3. Workplace Environment

Developing from the first factor, I can say that I entered both organizations with the same mindset. Organization A, however, provoked a sense of worth and camaraderie that immediately gave me the motivation and confidence needed to attack the training. Unlike Organization A, Organization B initially saturated me with bad vibes and the forethought of a distant relationship with managers and supervisors. Therefore, I was much more involved with the training process adopted by Organization A, which lead to my positive outlook and experience.

a happy team!

[photo source]

Overall, I completely agree that transfer of training will increase if the trainees’ attributes are in-line with the needs of the organization, but based on the premise that the organization and employees uphold such attributes.
The design and delivery of training for Organization B was unsatisfactory to me. The lack of feedback and absence of shadowing of a supervisor or department senior left me clueless at times during sales. I was not able to regress to ways my supervisor modeled behavior or answered the concerns of customers because there were none. I had learned all this product knowledge but had no prior experience of how to use it or to sell it to someone.

post-its, everywhere

[photo source]

The last factor, workplace environment [2], includes but is not limited to, involving defined processes, incentives, and what I would add as “availability of resources.” A defined process is the idea in which an employer provides and transfers ideal employee work performance or habits [2]. Organization A executed this objective superbly because of the divine sales techniques modeled from superiors. In addition, Organization A held workshop meetings in which all employees would round up and interact in role-plays involving sales tips and tactics from other departments. Whereas, Organization B showed poor representations of what the company expected and, furthermore, the managers misrepresented the ethics they supposedly held high regard. During my time at both organizations, extrinsic incentives in the form of pay raises and employee discounts were given. Although, as soon as I was given a pay raise at Organization B they neglected the fact that training was not fully compensated. On the contrary, Organization A provided a pay raise and also asked if I needed help or further training to optimize my ability to excel at my position. I was also given a chance to dispute any improper performance appraisals, allowing me to explain my position to get a better understanding of both sides’ expectations. Lastly, Organization A surpassed Organization B in the form of available resources. Organization A bestowed reference sheets with product knowledge and sales tactics for the advantage of the employees. Organization B, deficient in resources, put an employee with little training in belittling experiences with customers entitling us as experts.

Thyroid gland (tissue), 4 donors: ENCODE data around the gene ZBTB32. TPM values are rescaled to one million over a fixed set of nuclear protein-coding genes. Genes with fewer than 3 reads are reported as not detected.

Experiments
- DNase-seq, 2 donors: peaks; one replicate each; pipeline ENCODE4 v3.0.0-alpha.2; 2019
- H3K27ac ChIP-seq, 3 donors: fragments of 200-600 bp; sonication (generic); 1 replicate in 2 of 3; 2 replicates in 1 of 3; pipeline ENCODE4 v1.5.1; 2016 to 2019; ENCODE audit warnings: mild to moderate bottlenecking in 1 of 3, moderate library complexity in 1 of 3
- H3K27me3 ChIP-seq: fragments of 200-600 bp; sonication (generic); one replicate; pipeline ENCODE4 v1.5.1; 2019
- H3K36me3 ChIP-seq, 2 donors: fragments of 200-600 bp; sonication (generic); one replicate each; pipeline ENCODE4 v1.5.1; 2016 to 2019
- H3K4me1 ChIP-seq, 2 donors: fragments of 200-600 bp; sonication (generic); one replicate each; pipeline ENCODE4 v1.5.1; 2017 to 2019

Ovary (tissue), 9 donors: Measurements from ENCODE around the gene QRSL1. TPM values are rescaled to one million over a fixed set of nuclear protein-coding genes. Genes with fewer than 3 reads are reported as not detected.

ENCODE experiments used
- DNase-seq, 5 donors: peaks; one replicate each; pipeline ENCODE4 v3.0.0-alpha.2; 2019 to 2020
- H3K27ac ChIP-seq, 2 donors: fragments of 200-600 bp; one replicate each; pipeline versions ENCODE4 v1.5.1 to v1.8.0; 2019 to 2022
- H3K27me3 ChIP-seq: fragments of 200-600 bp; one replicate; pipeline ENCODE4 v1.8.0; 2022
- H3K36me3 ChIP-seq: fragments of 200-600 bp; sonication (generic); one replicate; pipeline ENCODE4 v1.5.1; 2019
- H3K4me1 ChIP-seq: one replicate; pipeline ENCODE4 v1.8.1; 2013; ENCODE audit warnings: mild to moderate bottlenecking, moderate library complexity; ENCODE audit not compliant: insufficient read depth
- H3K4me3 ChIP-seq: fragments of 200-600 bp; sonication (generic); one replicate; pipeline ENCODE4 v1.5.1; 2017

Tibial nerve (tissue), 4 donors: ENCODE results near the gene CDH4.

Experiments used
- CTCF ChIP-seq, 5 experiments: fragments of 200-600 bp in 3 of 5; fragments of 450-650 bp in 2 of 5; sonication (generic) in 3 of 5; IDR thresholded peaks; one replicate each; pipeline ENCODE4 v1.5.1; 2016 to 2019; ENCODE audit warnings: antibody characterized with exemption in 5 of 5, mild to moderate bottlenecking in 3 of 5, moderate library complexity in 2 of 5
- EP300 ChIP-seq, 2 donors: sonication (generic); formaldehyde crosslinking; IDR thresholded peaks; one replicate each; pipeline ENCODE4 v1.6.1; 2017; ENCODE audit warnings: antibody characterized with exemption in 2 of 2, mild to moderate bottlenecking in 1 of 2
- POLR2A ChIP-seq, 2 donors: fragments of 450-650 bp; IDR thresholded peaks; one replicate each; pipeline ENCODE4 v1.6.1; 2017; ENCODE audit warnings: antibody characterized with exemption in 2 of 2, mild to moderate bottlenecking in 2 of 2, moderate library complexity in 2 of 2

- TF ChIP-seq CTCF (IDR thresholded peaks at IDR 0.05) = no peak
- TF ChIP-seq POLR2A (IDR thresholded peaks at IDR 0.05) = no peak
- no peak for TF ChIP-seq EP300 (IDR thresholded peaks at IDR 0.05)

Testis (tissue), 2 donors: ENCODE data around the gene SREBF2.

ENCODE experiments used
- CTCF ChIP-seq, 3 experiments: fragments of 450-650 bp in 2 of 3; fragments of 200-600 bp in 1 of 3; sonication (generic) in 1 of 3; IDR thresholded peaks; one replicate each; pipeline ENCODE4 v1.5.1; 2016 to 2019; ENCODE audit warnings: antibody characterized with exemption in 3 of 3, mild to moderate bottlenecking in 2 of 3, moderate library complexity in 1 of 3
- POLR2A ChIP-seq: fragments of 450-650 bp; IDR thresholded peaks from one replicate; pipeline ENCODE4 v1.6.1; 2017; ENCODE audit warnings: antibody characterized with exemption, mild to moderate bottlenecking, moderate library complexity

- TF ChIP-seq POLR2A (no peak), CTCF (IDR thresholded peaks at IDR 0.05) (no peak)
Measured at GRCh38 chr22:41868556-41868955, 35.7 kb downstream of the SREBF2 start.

Needless to say, Organization A was much more innovative with their training and accounted for different ways in which we (humans) learn new things. I was employed at Organization A for over three years and had excelled at my position to become a senior of the department within a short time-frame. Moreover, I had become the face of the department and was the “go-to” guy for all questions pertaining to the knowledge of products and problem-solving. Organization A made me successful in what I did by continuously providing department training while keeping me up to date on new products and sales techniques for different classifications of customers. Organization A is still a successful business.

Organization B, as you can see from my experience, lacks the unity and substance that these major factors provided. It took an immense amount of time to train MYSELF the correct way to do business at Organization B, which led to my overall dissatisfaction and voluntary dismissal of my position. Organization B is no longer in business.